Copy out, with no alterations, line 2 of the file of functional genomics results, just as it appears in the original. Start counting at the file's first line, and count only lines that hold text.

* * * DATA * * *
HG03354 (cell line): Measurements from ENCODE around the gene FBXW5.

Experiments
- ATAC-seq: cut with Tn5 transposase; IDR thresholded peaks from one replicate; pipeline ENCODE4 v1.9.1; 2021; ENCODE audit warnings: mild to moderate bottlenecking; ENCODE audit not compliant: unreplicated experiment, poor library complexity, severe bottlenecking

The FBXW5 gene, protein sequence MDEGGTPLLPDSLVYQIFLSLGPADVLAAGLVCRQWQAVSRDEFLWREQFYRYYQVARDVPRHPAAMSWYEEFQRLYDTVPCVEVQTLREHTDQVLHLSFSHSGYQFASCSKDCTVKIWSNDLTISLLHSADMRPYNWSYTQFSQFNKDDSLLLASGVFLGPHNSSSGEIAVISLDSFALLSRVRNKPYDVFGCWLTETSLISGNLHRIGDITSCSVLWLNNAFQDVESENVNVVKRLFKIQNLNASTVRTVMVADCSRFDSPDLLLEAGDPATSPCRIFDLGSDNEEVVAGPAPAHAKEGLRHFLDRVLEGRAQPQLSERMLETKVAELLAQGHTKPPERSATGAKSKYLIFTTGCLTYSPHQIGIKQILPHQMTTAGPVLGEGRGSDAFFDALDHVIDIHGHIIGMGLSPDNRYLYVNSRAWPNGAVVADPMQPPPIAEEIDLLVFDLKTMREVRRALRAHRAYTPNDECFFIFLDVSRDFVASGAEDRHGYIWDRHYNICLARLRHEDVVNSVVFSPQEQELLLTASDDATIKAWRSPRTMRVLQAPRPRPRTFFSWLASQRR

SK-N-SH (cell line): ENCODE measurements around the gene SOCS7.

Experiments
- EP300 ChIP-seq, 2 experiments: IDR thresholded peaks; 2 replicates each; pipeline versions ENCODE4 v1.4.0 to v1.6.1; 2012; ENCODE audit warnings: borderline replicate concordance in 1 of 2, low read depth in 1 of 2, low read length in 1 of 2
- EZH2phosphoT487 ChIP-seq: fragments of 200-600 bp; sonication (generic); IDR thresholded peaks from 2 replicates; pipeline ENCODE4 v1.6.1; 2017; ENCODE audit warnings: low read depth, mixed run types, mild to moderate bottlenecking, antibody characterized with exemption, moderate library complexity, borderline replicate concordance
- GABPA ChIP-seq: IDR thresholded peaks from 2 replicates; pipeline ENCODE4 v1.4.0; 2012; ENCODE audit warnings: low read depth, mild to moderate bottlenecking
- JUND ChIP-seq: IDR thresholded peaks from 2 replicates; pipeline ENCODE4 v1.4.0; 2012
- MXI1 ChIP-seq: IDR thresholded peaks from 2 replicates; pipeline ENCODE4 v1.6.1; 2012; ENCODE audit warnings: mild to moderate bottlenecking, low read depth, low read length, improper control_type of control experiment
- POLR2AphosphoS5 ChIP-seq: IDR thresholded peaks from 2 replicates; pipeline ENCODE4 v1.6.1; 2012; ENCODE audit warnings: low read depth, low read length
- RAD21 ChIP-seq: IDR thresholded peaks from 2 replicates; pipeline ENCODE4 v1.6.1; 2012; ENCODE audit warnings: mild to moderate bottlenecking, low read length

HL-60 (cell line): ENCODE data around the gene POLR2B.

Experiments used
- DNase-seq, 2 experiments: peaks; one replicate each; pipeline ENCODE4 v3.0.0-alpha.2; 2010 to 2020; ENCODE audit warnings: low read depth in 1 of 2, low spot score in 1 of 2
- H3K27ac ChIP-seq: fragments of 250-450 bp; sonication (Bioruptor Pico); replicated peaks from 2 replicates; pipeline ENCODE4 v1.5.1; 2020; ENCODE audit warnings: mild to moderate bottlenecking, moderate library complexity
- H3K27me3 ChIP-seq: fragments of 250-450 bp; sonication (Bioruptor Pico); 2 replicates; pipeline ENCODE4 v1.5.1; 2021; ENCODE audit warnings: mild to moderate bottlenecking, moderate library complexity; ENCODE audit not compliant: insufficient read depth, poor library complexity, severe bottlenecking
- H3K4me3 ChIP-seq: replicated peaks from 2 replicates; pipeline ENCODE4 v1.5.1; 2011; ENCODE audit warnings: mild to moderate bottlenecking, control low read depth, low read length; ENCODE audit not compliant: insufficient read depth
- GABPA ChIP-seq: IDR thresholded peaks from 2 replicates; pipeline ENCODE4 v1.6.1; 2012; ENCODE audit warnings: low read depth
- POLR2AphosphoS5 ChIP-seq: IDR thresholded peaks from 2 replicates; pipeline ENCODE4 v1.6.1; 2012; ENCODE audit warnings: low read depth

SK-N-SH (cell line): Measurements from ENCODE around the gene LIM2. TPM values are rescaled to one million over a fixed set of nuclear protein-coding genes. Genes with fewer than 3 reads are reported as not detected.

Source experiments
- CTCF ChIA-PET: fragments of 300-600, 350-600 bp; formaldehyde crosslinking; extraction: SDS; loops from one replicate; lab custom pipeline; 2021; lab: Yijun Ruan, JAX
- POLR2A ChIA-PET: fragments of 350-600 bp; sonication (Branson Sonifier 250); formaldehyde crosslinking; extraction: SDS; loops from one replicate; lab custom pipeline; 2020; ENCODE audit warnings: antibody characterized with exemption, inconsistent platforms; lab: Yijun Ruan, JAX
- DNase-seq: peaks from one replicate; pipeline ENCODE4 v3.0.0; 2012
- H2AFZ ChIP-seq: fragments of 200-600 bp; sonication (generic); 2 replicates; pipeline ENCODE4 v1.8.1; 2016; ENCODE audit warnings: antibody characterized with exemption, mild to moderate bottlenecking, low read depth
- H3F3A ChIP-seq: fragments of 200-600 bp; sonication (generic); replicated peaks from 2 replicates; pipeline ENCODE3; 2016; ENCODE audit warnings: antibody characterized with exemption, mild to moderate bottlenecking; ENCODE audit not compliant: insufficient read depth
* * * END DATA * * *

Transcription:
Experiments